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If approved, monthly $7.50 fee for all Gresham households and businesses could take effect in January/February with a levy vote in May 2014

Gresham city councilors will vote on Tuesday, Dec. 4, on whether to charge every household and business in the city $7.50 a month to avoid more cuts to police, fire and parks services.

If approved, the fee would go into effect in late January or early February, appearing on utility bills.

Gresham City Manager Erik Kvarsten recommended on Tuesday, Nov. 20, that the council approve the fee on a temporary 17-month basis while city staff prepares a levy for residents to vote on in May 2014. Such a levy would generate the $3.5 million a year the fee would also generate but would be in place for five years.

If voters approve the levy, it would replace the fee starting in July 2014. What it would cost residents remains to be seen, but Kvarsten said a levy would be at least $1 per $1,000 of taxable assessed property value.

The proposed fee is in response to the city’s long struggle to fund services with one of the lowest property tax rates in the state.

Gresham residents narrowly defeated a public safety levy in 2008, which marked the first year of the global economic downturn.

Forecasts for property-tax revenue show a decline — the first since the recession began four years ago — and that decline is expected to continue.

Mayor Shane Bemis’s proposed fee would charge every business and household in the city — including apartments — $7.50 a month, raising $3.5 million to prevent further cuts to public safety. Ninety-five percent would fund police and fire services, with 5 percent funding park maintenance.

The fee would be added to utility bills for businesses and all households — apartments, duplexes, rental houses and owner-occupied dwellings — in Gresham because all businesses and households, not just property-tax paying homeowners, benefit from police and fire service.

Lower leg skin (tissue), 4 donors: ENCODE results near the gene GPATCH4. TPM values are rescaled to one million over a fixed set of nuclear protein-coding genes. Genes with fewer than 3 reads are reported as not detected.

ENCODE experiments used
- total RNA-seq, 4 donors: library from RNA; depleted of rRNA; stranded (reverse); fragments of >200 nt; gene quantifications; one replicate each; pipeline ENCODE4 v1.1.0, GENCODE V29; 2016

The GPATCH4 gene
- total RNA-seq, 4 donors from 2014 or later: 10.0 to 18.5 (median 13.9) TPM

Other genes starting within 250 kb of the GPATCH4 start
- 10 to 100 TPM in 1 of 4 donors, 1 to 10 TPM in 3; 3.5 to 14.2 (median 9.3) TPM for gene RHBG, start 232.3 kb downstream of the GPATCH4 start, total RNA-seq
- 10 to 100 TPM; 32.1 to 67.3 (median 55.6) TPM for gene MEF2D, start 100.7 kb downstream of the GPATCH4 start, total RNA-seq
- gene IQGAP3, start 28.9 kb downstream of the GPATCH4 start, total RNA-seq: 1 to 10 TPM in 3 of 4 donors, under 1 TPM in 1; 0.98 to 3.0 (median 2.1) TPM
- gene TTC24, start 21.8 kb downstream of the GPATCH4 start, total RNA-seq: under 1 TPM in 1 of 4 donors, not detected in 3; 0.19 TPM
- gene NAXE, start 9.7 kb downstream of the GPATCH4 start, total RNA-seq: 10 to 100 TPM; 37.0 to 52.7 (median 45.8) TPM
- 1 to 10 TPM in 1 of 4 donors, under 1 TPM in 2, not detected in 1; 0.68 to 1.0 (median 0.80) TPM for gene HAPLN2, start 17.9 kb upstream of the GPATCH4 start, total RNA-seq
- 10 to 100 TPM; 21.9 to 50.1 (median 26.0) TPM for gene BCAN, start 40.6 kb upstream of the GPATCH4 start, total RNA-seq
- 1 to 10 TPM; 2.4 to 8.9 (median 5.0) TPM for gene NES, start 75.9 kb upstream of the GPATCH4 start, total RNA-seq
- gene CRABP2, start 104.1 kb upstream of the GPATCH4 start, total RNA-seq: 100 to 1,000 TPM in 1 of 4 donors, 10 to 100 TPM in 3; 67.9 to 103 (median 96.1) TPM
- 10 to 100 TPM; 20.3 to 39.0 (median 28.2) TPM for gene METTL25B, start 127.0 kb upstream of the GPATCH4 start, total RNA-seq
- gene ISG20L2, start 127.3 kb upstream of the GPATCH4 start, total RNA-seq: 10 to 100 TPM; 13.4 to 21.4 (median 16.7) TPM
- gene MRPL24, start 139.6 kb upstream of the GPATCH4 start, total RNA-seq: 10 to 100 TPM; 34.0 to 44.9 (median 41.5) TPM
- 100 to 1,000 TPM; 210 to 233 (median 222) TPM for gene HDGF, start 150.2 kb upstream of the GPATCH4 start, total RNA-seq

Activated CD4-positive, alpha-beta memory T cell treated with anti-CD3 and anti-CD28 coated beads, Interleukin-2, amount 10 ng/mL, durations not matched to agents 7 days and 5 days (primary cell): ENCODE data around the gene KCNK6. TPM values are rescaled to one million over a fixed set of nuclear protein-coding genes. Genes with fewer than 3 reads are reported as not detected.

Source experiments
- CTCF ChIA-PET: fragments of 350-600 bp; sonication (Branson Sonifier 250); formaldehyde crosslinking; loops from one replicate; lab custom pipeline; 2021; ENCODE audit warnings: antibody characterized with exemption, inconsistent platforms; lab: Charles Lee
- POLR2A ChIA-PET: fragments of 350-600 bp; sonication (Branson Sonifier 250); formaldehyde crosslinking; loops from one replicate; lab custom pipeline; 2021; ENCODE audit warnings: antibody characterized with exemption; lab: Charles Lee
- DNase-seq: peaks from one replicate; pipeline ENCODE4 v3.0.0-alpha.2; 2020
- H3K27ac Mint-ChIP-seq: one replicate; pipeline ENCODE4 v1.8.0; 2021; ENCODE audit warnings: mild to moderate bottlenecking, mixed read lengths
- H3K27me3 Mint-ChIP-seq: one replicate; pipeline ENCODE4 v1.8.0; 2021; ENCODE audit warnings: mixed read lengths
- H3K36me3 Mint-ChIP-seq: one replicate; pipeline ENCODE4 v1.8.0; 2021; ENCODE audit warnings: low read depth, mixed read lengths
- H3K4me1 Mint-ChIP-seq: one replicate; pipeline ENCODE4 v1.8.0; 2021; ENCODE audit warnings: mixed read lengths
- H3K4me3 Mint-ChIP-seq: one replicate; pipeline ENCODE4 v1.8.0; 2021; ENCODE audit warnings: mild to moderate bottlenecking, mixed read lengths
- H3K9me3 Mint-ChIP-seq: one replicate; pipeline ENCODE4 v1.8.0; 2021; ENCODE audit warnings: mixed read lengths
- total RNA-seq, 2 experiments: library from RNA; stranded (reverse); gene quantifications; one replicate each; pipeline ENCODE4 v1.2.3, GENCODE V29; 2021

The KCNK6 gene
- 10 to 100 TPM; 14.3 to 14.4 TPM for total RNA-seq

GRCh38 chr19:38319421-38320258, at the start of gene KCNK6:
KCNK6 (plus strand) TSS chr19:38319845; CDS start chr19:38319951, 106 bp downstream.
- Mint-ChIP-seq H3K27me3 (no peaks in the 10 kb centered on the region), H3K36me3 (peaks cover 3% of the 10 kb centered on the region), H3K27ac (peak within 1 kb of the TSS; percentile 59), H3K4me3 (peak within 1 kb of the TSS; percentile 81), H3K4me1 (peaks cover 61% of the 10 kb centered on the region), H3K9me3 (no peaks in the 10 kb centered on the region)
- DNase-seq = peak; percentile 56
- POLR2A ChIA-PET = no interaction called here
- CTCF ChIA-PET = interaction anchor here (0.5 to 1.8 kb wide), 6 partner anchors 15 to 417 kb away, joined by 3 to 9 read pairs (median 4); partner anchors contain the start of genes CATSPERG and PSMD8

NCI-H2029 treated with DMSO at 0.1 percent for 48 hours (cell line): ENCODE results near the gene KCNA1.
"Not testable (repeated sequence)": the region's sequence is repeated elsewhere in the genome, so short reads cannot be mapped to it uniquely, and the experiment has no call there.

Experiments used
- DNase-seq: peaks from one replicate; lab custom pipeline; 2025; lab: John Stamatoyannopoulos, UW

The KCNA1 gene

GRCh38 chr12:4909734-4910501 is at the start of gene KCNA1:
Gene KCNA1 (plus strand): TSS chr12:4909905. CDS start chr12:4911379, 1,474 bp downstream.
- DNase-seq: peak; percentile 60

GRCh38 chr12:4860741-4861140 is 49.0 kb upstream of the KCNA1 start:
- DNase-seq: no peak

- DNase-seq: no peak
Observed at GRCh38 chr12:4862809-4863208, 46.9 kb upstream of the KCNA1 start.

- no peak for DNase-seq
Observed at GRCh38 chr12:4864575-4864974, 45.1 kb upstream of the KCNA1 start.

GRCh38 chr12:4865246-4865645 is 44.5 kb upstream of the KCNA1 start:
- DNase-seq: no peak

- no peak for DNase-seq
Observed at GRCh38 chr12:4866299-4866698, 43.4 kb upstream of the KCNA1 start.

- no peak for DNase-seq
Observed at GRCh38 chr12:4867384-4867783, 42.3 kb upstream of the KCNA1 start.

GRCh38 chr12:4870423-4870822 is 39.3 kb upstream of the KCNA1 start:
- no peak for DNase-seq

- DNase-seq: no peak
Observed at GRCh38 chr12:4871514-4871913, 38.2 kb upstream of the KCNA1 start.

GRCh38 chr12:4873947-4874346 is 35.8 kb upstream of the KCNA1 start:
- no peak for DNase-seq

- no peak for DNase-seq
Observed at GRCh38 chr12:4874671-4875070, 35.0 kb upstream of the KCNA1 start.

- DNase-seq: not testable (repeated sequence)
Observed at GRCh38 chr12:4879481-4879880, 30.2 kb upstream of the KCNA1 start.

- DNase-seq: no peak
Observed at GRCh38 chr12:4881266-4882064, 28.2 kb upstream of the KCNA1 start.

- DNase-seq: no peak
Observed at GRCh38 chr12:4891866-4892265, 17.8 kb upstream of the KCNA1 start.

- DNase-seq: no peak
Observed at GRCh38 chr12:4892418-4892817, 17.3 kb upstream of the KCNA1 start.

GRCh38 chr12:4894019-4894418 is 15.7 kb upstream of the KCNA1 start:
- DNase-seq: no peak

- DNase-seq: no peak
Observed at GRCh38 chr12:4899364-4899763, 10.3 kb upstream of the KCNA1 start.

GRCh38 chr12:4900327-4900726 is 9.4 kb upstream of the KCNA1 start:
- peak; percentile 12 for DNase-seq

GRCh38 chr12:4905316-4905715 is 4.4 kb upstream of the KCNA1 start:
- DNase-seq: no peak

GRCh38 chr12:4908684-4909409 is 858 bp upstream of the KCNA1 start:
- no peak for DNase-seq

Residents who attended five town hall meetings in September and October complained that the proposed fee is regressive — it’s the same for a multimillion-dollar corporation as a single parent living in poverty. They also complained about the possibility of city councilors approving the fee without a public vote. Citizens also suggested the fee be capped.

As part of Kvarsten's recommendation, he suggested adding a one-time yearly business license surcharge for companies with more than 50 employees. Such companies would pay an extra $2 per every employee in excess of 50.

He also recommended creating a financial assistance program for low-income residents who would struggle to pay the fee and scaling back the city's rental home inspection program to lessen the fee's impact. A three-tier approach also could be created to phase the fee in for apartment complexes and to account for the city's 4.1 percent vacancy rate.

City councilors commented on how thoughtful and balanced Kvarsten's proposal was because it addressed all of the issues residents raised during the town hall meetings.

In the end, they asked that the city manager's recommendations be added to the Tuesday, Dec. 4, council agenda for a vote.

Bemis said the fee/levy is the most important issue to face the council in the 10 years he's served. “Some people will never be happy with this,” he said, while others have offered to pay even more. “Residents recognize that closing a fire station is unacceptable.”

And while the city has done a good job of cutting services and positions to mask the financial crisis it's facing, at some point those constraints start to break the system. “That's where the city is at,” Bemis said.

“We cannot close one fire station and lose one life,”said Councilor David Widmark, who did not run for re-election and whose days on the council are numbered. “Not on my watch.”

If you go

What: Gresham City Council vote on a monthly $7.50 fee to prevent more cuts to fire, police and parks service, as well as on a possible levy to come before voters in May 2014

When: 6 p.m. Tuesday, Dec. 4

Where: Gresham Council Chambers in the public safety and school building at 1331 N.W. Eastman Parkway

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